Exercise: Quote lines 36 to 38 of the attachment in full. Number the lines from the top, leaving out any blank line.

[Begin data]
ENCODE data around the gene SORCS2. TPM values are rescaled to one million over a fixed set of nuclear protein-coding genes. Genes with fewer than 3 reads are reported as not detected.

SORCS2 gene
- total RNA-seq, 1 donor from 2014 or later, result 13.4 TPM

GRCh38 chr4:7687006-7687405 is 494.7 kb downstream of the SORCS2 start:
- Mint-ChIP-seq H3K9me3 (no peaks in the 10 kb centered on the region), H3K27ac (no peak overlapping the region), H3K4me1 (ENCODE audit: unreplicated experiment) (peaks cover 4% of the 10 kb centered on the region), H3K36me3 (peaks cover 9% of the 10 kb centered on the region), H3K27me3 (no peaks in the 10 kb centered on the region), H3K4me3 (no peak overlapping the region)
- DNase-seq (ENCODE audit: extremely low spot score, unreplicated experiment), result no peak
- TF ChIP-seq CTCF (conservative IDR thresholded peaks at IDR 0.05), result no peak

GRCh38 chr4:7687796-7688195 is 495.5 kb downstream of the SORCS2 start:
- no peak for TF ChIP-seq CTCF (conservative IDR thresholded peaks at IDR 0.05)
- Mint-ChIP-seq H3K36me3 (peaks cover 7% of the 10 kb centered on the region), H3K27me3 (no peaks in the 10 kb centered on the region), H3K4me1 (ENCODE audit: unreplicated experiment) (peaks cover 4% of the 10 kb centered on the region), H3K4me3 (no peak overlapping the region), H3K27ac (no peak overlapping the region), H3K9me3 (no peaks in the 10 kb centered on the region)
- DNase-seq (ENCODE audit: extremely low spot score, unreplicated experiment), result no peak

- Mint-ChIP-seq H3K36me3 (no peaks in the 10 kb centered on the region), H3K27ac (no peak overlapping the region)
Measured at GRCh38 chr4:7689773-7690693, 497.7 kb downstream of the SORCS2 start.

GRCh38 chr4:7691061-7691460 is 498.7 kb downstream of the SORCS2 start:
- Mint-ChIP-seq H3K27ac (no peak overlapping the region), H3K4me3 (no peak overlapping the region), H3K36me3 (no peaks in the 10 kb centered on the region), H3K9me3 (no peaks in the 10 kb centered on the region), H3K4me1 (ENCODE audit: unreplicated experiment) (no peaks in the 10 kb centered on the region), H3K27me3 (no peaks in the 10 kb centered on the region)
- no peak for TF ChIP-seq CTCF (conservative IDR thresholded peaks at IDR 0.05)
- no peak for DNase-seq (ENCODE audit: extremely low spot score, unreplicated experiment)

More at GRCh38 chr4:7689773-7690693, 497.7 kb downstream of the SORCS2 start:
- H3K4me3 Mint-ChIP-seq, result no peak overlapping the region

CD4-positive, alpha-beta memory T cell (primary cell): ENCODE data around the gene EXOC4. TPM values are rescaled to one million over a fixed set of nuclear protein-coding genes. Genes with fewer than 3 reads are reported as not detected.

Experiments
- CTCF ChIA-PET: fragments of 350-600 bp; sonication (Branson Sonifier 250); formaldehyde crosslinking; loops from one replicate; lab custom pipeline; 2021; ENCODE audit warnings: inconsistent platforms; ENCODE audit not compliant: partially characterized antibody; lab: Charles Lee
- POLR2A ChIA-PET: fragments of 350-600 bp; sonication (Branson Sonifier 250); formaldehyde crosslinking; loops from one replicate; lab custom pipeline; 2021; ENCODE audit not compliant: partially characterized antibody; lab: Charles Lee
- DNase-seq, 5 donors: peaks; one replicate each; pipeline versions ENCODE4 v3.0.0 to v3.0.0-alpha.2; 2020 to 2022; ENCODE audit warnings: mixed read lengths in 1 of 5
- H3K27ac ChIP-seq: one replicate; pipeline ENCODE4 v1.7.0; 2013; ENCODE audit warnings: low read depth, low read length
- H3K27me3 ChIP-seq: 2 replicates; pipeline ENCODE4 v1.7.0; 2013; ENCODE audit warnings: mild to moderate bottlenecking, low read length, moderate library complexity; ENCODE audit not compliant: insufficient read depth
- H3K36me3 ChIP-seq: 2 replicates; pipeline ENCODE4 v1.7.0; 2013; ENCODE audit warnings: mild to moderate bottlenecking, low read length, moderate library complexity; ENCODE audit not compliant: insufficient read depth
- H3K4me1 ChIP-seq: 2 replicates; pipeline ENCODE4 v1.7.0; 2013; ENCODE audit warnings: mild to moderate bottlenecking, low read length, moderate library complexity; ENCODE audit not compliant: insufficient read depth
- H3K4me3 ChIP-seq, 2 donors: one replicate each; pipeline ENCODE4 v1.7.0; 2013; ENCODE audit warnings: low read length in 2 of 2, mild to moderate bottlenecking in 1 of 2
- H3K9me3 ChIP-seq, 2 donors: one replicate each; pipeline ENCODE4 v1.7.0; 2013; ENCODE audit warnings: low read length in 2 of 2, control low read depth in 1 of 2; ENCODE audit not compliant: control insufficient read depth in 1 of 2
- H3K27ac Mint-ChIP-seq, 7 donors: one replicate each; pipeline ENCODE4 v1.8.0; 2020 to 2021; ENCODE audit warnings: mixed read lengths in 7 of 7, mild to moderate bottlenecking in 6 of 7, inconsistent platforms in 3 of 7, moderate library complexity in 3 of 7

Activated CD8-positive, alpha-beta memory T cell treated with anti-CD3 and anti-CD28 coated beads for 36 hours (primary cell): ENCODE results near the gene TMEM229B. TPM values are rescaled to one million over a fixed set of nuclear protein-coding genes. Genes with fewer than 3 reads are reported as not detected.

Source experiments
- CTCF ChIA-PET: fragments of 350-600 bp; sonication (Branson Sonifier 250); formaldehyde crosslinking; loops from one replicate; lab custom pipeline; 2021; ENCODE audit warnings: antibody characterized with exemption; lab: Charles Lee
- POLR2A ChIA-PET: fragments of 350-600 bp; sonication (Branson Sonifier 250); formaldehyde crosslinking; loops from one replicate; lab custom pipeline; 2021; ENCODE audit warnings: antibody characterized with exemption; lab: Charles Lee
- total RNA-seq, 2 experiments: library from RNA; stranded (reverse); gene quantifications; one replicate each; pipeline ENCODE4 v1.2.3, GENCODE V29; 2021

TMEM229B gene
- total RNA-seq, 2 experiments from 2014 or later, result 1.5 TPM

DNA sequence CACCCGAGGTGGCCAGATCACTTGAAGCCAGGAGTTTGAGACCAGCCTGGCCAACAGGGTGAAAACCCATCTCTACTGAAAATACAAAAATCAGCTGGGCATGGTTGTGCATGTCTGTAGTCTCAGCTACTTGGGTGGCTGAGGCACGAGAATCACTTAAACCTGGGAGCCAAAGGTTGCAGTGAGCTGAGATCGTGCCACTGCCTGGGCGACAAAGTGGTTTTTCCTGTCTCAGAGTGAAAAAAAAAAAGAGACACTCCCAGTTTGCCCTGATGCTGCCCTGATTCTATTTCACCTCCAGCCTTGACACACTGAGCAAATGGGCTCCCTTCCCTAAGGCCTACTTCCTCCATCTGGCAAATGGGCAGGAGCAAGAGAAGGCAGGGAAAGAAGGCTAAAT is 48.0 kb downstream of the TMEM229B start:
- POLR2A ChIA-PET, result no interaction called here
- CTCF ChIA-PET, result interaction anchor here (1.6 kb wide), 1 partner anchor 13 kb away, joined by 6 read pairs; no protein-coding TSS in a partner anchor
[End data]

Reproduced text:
- total RNA-seq, 2 experiments: library from RNA; stranded (reverse); gene quantifications; one replicate each; pipeline ENCODE4 v1.2.3, GENCODE V29; 2021

TMEM229B gene
- total RNA-seq, 2 experiments from 2014 or later, result 1.5 TPM